As a parent of a young girl, I don’t think most young children are mature enough or understand the pitfalls of Facebook. Facebook has that age requirement for a reason. That being said, I thought this young lady seemed to be conducting herself as a good digital citizen. From the information she gave me, she seemed to be trying her best to be cordial. She was only communicating with people she had relationships with outside of Facebook. Therefore, she wasn’t unknowingly committing many cultural taboos or having many language disconnects. She did however experience some emotional pain from some mean comments made by a relative. Overall, I thought this girl was being a good digital citizen. I just wish she didn’t have to cut her social media teeth using a site that is so public.

Sunday, February 3, 2013

Chapter 4 Challenge #5

Challenge #5 Go Mobile!

This time I was challenged to use my mobile device in an educational way. This is the first school year that I have used mobile devices in the classroom. One app that I find very useful is Reading Remedy. It costs $1.00 and works on all the Apple devices. I use this app on my IPad.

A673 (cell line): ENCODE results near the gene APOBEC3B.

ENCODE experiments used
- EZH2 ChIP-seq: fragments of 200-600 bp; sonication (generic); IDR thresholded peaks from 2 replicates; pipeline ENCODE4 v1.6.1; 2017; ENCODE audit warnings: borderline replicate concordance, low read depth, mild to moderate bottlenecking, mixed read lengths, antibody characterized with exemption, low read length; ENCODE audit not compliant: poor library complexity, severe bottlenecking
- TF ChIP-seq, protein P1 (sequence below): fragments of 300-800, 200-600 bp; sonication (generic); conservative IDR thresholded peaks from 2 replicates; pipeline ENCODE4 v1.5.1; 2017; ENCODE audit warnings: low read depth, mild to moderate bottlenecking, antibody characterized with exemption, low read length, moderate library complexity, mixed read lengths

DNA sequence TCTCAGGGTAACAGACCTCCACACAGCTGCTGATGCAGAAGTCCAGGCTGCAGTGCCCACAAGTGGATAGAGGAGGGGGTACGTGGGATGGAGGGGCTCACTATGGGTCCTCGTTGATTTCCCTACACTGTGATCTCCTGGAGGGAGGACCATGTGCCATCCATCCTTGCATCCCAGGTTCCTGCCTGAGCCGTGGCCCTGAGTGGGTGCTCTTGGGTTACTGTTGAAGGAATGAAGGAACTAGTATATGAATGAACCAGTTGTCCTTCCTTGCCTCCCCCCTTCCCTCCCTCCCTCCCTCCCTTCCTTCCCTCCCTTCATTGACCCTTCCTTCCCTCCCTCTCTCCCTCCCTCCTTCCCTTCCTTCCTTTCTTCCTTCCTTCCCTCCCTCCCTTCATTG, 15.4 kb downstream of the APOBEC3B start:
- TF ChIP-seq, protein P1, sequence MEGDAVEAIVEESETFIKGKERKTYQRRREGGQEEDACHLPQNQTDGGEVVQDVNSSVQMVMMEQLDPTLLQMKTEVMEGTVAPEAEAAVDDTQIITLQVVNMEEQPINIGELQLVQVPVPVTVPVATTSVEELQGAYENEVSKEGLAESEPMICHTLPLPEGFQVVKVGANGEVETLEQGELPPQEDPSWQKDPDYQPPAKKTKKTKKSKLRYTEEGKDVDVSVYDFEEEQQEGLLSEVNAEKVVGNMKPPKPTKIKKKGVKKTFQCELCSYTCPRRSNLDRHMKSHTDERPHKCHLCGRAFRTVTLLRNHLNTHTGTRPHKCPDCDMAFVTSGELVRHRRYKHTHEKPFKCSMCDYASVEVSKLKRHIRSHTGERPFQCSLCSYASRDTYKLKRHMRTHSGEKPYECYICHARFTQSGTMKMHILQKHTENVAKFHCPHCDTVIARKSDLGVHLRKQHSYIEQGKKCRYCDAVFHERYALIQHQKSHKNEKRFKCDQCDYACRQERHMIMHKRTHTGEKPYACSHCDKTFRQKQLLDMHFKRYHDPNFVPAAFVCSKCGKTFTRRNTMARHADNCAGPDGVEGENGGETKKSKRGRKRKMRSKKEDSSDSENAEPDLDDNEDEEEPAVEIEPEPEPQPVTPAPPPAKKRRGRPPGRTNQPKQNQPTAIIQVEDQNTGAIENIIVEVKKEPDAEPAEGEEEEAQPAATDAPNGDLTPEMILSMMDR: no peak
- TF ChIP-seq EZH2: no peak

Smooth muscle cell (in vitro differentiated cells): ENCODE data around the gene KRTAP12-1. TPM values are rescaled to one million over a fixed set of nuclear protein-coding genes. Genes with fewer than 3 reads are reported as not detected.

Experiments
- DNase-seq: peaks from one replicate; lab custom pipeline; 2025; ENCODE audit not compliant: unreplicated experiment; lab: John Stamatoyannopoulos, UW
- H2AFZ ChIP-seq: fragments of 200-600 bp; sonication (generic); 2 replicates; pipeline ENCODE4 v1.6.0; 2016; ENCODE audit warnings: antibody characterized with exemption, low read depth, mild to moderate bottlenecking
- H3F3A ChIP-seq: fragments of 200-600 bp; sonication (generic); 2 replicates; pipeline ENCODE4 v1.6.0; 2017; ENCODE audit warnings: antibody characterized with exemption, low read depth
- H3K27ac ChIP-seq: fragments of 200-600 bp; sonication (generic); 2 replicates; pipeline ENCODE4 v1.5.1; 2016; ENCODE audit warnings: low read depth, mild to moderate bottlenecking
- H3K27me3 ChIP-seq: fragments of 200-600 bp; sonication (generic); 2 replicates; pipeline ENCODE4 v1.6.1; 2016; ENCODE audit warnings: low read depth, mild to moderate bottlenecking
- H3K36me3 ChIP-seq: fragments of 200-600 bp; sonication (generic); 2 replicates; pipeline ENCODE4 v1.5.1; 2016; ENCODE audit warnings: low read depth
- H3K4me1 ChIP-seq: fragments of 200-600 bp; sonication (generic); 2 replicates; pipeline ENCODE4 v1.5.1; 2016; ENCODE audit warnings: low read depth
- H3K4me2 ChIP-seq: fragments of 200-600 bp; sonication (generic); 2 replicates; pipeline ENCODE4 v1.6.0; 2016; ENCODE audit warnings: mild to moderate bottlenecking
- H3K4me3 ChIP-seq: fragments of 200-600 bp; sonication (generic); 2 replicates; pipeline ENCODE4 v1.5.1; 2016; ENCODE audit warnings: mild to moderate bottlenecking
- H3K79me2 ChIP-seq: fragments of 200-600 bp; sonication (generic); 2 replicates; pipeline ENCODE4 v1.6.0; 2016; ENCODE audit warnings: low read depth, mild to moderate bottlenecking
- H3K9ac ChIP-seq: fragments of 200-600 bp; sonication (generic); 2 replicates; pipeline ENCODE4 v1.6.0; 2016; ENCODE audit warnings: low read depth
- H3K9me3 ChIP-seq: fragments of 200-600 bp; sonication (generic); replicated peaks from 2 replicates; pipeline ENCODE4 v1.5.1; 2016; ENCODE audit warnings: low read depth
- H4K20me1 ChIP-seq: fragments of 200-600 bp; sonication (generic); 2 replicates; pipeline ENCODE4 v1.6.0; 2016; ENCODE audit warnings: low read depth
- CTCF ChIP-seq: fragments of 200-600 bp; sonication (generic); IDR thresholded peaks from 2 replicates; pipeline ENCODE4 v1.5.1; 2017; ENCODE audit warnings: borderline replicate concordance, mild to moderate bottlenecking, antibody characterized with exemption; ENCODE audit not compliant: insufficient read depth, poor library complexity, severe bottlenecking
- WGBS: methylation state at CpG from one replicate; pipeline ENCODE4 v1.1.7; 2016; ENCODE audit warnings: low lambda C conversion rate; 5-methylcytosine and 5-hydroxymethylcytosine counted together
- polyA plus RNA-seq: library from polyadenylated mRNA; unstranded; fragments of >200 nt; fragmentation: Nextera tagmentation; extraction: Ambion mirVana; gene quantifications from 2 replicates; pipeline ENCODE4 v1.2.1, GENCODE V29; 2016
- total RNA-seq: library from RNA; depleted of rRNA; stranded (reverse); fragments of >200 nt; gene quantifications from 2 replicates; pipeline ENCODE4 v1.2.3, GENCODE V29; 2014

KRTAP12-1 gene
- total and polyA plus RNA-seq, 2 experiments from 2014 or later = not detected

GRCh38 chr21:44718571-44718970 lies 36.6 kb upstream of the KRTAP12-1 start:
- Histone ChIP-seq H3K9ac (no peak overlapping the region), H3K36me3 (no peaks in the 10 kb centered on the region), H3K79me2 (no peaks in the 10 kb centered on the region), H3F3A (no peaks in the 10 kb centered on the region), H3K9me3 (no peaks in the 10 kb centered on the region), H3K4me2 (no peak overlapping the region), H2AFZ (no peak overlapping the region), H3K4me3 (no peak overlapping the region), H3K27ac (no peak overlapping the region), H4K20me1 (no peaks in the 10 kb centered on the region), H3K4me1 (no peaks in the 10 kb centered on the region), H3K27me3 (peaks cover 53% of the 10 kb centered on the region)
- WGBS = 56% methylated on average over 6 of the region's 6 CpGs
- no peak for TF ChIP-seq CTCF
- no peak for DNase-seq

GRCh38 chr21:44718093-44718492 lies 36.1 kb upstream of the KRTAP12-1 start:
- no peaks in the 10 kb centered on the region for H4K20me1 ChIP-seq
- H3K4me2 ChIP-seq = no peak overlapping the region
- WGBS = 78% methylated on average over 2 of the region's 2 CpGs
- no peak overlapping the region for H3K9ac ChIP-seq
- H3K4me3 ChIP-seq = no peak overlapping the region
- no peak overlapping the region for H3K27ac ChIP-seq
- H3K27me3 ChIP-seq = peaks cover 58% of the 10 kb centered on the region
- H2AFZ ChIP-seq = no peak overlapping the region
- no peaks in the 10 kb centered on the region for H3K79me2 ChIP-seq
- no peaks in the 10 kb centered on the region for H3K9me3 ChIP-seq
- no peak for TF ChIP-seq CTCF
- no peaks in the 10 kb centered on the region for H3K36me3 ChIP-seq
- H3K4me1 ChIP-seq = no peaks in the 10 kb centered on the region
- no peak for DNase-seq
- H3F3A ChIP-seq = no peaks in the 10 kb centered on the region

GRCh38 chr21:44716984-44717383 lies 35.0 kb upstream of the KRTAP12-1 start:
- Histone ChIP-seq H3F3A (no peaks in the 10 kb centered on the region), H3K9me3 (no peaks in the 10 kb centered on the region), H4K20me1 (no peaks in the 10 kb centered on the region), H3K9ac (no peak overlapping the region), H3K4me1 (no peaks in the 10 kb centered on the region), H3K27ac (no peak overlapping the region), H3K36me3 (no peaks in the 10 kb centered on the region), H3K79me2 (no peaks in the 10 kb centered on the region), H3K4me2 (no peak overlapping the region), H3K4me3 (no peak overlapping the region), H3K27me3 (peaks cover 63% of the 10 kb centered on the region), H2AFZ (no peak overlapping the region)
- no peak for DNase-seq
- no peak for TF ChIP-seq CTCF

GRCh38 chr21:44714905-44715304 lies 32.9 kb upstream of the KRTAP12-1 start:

Reading remedy is an app designed to determine what basic literacy skills a student needs to work on. The description in the iTunes cite says the App was developed by reading coaches and teachers as an assessment tool to determine the skills students were lacking.

I am currently a reading intervention teacher. I work with students that are in need of reading intervention. Their general education teacher often tells me that they can’t decode words or are having problems with prefixes. Decoding words and prefix and suffix knowledge are two very large sub-topics of reading instruction. Reading Remedy allows me to focus in on the specific skill, letter, or phonics rule a student is struggling with. It has allowed me to effectively use the intervention time I have with the students. I would also like to state, that I use other forms of assessment to determine where a student needs help. Reading remedy helps point you in a direction rather than giving a definitive answer. I would never recommend relying solely on the assessments in Reading Remedy.

Link to the app download: